I WAS AT EINSTEIN Bros. on Main Street, having just ordered a cinnamon sugar bagel, when I noticed the two DEA agents sizing me up.
"How's it going?" they said, innocent like, as if we were good friends.I had never seen them before in my life.
"Who are you guys with?" I asked, buying time.
"Drug Enforcement," they answered, like I should know, and I began searching my past for possible felonies.
So I have this problem.
Sometimes I am not me. Sometimes I am my brother.
My brother is a federal judge. Before that he was a U.S. attorney. Before that he worked for the Justice Department. He knows DEA agents, and FBI agents, and CIA agents, and federal marshals, and federal prosecutors. He once shook hands with George Bush when George Bush appointed him to the federal bench. He is on a first-name basis with Ron Yengich.
It's a good crowd to know. But it's a crowd he knows. I don't.
The problem is, we look alike. We are identical twins. If O.J. had been us, he could have cut those DNA odds in half.
We don't look that much alike, if you ask us. But to the world we are Hayley Mills in the Parent Trap. Especially if you don't see us together, which you usually don't, on account of our contrasting professions.
You'd have thought we might wind up in twin professions, and we might have if not for the fact that we went to college and picked majors using a method later made popular by Forrest Gump.
I wound up a writer because "journalism" came alphabetically after "economics." My brother wound up in law because after graduating from college with a teaching certificate he made the mistake of actually showing up for his student teaching assignment at Hillcrest High School.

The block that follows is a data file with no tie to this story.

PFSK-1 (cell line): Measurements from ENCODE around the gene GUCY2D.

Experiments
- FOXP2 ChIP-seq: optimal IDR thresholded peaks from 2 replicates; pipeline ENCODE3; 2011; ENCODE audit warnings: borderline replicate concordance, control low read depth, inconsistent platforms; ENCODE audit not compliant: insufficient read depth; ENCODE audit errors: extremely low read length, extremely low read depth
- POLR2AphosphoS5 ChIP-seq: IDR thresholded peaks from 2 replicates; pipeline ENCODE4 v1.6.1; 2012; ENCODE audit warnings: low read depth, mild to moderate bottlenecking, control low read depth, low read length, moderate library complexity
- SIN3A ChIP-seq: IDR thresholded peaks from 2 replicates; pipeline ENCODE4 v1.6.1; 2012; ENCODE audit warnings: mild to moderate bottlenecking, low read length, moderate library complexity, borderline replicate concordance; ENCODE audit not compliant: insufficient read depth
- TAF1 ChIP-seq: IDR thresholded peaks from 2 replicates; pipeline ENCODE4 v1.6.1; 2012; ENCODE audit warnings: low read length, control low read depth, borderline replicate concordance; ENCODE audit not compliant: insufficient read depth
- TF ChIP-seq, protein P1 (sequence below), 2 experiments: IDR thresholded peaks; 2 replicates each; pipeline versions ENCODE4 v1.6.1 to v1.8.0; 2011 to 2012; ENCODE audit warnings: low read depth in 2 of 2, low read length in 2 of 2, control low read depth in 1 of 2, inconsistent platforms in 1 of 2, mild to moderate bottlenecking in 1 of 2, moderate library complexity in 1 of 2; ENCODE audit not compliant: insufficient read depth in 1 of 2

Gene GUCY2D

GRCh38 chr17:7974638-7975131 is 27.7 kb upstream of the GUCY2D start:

He didn't know much, but he knew he didn't want to teach high school. After Hillcrest, taking the LSAT looked fun. He sold his MG roadster and went to law school.
Now he has a staff of clerks, a secretary named Charity (apt, I think), a courtroom on the second floor of the Frank E. Moss Courthouse - and associations with many people around town who think because they know him, they know me.
The duplicity has, on occasion, come in handy. One time, during college, my brother had a conflict with an intramural pingpong tournament and a ballroom dance class. Being a twin, he was able to do both. I went to the first half of the dance class and he played his pingpong match. At intermission of the class we met in the bathroom and changed shirts.
Back on the floor, his dance partner wondered why he was no longer mangling her feet.
It works both ways. These days, I sometimes go down to the courthouse and roam the halls just to hear the deference.
"Good morning, Your Honor," people will say, and "How are you, Your Honor,"and, "How about a cold beverage, Your Honor," and, my personal favorite, "You're looking extra sharp today, Your Honor."
Still, for the most part, looking alike can be an aggravation.
I remember the time, several years ago, when my brother's first two daughters, Angie and Natalie, were very young, and I was accompanying them to Salt Lake City on a flight from New York. During the flight I got to know the flight attendant working our part of the cabin. I made a point of telling her that I was not married and the little girls were my nieces.
At which point Natalie, the 2-year-old, looked up at me and said, "When are we going to get there, Daddy?"
I looked up at the flight attendant.
"Uh," I said, "Their father is my identical twin brother."
She didn't buy it any more than those DEA agents.